Show simple item record

Equivalent Frames of Reference for Judging Risk Regulation Policies

dc.contributor.authorViscusi, W. Kip
dc.date.accessioned2014-05-16T20:11:56Z
dc.date.available2014-05-16T20:11:56Z
dc.date.issued1994
dc.identifier.citation3 N.Y.U. Envtl. L.J. 431 (1994)en_US
dc.identifier.urihttp://hdl.handle.net/1803/6362
dc.descriptionarticle published in law journalen_US
dc.description.abstractAlthough the design of risk regulations has not yet attained what might be termed the economist's ideal of maximizing the difference between benefits and costs, substantial progress has been made in the design of regulatory policy. When the risk regulation agencies began their efforts in the early 1970s, there was widespread concern that something needed to be done to address the important risks that society faces. The substantial optimism with respect to our technological capabilities in reducing risk may have led to a failure to recognize the limits of our risk regulation ventures. Over time, there has been increasing emphasis on the need to attain some degree of risk balancing.en_US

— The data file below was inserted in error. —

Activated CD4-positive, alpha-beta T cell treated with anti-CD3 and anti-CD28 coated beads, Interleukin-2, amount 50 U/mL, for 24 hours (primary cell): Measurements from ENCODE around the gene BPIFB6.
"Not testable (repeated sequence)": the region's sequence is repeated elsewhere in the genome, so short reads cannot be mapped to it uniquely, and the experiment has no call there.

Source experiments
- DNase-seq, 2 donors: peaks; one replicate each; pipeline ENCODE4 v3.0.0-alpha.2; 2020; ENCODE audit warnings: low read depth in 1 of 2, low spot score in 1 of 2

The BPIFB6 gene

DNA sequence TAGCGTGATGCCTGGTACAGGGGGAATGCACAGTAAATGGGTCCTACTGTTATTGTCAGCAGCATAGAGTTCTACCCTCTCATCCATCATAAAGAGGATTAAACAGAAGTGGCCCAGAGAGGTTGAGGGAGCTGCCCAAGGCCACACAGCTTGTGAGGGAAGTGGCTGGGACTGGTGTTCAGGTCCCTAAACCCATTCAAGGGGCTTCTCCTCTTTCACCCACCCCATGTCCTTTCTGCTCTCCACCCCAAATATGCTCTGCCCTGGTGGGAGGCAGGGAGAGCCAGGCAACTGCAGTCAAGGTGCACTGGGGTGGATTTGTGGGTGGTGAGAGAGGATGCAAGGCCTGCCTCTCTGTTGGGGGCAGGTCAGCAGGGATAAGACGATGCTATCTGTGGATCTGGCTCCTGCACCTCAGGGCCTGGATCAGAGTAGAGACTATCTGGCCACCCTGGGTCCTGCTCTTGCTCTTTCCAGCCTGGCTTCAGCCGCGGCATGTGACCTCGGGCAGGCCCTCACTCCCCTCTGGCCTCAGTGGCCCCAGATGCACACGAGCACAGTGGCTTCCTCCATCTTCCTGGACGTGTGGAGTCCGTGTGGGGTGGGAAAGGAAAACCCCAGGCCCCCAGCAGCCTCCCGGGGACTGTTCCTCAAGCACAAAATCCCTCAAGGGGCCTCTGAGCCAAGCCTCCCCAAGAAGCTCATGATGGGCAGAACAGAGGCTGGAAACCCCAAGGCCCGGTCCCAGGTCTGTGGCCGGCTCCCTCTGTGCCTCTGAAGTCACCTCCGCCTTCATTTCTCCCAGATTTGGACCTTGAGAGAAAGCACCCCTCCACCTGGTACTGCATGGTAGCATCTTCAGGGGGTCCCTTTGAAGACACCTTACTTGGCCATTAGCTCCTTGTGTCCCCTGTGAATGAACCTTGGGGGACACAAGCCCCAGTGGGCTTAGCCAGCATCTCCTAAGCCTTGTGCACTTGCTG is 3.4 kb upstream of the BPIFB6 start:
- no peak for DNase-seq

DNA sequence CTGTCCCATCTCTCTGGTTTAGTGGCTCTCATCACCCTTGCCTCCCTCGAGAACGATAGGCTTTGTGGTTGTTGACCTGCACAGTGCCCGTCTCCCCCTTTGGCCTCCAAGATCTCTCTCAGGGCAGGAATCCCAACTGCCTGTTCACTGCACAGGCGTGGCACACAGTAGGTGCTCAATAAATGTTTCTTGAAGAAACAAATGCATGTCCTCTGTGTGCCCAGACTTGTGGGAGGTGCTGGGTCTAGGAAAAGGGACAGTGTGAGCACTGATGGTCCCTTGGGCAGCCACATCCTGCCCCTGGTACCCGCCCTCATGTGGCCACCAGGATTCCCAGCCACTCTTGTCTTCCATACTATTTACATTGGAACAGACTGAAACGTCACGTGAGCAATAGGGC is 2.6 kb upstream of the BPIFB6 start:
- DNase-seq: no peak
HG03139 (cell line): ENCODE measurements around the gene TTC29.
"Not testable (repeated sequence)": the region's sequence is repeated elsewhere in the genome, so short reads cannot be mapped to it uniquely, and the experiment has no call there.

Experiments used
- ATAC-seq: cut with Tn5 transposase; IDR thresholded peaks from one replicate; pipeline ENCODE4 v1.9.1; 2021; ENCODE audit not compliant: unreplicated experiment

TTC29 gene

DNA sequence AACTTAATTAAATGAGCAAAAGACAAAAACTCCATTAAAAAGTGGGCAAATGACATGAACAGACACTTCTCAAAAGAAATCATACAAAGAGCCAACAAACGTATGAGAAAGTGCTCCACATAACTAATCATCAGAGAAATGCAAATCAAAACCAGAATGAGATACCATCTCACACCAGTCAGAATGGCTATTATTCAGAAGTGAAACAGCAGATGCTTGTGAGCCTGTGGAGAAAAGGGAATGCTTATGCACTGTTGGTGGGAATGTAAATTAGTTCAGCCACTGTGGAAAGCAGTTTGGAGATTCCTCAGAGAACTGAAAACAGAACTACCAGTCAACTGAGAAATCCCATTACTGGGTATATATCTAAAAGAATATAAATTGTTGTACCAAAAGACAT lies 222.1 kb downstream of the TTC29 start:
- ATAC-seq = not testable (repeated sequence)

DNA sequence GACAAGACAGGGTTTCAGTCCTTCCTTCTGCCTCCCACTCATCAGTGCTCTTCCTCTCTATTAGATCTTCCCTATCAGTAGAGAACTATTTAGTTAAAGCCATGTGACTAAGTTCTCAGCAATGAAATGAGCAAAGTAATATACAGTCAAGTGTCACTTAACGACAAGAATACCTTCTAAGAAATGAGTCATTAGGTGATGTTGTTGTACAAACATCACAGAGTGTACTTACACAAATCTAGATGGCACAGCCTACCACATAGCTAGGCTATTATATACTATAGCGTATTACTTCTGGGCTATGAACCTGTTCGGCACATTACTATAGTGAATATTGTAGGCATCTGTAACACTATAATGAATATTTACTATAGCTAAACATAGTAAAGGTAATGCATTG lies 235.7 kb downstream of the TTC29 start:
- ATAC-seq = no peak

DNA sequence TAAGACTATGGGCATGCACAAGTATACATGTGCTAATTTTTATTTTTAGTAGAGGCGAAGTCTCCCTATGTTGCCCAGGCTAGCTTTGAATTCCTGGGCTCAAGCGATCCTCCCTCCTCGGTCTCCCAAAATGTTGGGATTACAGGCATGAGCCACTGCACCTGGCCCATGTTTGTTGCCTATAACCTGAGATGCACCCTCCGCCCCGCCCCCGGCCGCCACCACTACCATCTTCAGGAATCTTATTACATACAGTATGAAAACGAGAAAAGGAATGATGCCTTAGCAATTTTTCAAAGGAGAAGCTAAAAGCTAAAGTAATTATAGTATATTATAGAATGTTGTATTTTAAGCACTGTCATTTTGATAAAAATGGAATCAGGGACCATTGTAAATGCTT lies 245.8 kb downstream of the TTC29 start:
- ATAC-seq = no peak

dc.format.extent1 PDF (39 pages)en_US
dc.format.mimetypeapplication/pdf
dc.language.isoen_USen_US
dc.publisherN.Y.U. Environmental Law Journalen_US
dc.subject.lcshRisk assessmenten_US
dc.titleEquivalent Frames of Reference for Judging Risk Regulation Policiesen_US
dc.typeArticleen_US


Files in this item

Icon

This item appears in the following Collection(s)

Show simple item record